|Publication number||US6981834 B1|
|Application number||US 10/447,571|
|Publication date||Jan 3, 2006|
|Filing date||May 30, 2003|
|Priority date||May 30, 2003|
|Publication number||10447571, 447571, US 6981834 B1, US 6981834B1, US-B1-6981834, US6981834 B1, US6981834B1|
|Inventors||James Louis Henry|
|Original Assignee||James Louis Henry|
|Export Citation||BiBTeX, EndNote, RefMan|
|Patent Citations (15), Referenced by (17), Classifications (8), Legal Events (3)|
|External Links: USPTO, USPTO Assignment, Espacenet|
1. Technical Field
This invention relates to an engine hoist and, more particularly, to an engine hoist that is removably attachable to a trailer hitch and includes alternate lifting means.
2. Prior Art
The ability to use vehicles as a means for hauling objects as well as a means for transportation has always been a public concern. Consequently, various devices which mount to the rear of a vehicle to serve as a lift have been invented. One such device is disclosed in U.S. Pat. No. 2,867,402 issued on Jan. 6, 1959, to Graybill et al. Graybill et al. disclose an angled post with hooks at an upper end and a bumper clamp at the opposite end. The bumper clamp facilitates the mounting of the shaft to the rear bumper of a vehicle, while the hooks permit objects to be suspended for transportation by the vehicle.
U.S. Pat. No. 4,806,063 issued on Feb. 21, 1989, to York discloses a hoist which mounts to a ball trailer hitch. The hoist includes a multiple section boom which is provided with a winch. Straps attached to either side of a vehicle and a torsion bar mounted to the rear of the vehicle support the boom on the ball trailer hitch. The winch cable connects to a hanger which is used to support objects for transportation by the vehicle.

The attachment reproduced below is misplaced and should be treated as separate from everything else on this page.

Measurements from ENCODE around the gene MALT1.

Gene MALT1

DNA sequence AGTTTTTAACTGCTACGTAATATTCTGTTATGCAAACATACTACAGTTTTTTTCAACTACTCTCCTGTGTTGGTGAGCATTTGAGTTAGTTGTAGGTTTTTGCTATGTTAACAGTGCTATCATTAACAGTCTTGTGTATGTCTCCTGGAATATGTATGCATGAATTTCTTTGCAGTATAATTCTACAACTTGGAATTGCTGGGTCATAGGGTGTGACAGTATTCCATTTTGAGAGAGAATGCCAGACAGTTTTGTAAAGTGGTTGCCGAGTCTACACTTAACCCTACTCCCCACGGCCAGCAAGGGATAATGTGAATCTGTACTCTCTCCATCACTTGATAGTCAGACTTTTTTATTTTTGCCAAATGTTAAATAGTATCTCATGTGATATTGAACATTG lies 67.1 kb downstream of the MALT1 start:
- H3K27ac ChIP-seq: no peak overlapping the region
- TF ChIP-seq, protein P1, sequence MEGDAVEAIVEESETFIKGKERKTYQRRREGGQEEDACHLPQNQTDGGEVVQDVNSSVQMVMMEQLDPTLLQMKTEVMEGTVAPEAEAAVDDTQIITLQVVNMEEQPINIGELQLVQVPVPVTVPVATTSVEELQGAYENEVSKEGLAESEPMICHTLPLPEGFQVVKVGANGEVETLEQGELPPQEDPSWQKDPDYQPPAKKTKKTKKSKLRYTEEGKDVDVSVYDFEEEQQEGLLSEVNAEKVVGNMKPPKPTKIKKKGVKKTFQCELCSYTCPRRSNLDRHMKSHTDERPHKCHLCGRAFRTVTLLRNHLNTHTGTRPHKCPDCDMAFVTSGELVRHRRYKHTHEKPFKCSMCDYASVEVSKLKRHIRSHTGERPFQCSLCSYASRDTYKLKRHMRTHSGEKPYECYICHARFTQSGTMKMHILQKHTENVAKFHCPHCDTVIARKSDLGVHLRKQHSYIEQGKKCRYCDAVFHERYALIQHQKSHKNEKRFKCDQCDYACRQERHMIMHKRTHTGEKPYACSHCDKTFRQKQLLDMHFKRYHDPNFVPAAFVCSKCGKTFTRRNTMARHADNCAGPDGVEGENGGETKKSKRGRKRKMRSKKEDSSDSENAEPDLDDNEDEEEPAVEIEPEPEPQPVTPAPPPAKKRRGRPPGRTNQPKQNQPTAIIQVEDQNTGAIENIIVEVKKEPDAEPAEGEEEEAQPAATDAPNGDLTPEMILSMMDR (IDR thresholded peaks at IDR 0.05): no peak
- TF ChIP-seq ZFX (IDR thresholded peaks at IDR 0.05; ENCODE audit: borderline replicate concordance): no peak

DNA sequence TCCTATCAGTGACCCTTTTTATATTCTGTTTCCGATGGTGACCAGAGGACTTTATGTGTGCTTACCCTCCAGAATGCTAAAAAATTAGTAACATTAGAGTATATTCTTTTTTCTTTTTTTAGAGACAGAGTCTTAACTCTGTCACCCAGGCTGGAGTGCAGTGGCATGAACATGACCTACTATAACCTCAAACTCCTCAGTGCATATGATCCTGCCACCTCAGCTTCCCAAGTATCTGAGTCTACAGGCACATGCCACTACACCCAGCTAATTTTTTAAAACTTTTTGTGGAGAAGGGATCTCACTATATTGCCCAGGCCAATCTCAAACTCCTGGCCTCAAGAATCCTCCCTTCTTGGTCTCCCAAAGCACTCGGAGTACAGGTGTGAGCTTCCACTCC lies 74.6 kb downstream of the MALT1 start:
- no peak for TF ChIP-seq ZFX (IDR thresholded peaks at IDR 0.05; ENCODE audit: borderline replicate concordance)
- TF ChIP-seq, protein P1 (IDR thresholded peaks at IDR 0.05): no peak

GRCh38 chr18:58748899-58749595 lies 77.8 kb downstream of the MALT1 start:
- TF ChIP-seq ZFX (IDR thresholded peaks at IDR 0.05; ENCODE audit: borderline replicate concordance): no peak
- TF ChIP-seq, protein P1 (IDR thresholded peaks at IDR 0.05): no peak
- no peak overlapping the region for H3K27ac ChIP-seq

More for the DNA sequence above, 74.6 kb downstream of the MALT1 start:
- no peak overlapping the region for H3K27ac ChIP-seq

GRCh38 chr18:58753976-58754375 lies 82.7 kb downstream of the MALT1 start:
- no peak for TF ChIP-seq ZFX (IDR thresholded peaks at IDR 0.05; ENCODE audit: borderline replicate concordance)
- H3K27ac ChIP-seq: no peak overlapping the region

U.S. Pat. No. 5,064,078 issued on Nov. 12, 1991, to Van Staveren discloses a vehicle mounted crane. The crane includes a hydraulic cylinder to raise and lower its boom, and, further, mounts to a modified vehicle bumper using a specially designed support assembly. The distal end of the boom includes a chain which may connect to a variety of carrying devices such as a hook or an axle attachment-towing device.
U.S. Pat. No. 4,881,864 issued Nov. 21, 1989, to Amato discloses a hoist which attaches to a trailer hitch drawbar of a vehicle. The hoist includes a post connected to a tongue which fits within the trailer hitch drawbar to support the post. The lower end of the post includes an adjustable foot which aids in supporting the post. The post includes a boom which supports a cable driven by a winch attached to the post. The cable connects to a hook which is utilized to connect the cable to objects for hauling using the vehicle.
U.S. Pat. No. 5,211,526 issued on May 18, 1993, to Robinette discloses a mobile crane. The crane includes a central column which connects at a lower end to a T-shaped support and at its upper end to a boom. The T-shaped support fits within a trailer hitch drawbar to secure the crane to the rear of a vehicle. The crane further includes a hydraulic cylinder which vertically manipulates the boom.
Although the above-described devices operate adequately to lift objects for hauling, they each suffer from the disadvantage of difficult installation. For example, U.S. Pat. No. 2,867,402 uses a complicated clamping system to attach its post to the bumper of a vehicle, while U.S. Pat. No. 5,064,078 requires both a modified bumper and specially designed support assembly to mount its crane. Furthermore, both U.S. Pat. Nos. 4,806,063 and 5,211,526 require complicated and time-consuming assembly. Finally, U.S. Pat. No. 4,881,864 is difficult to mount into a trailer hitch drawbar because it is a single unit requiring strenuous exertion to be lifted and placed within the trailer hitch drawbar.
Accordingly, a hoist that requires little assembly and is extremely simple to mount to the rear of a vehicle is highly desirable.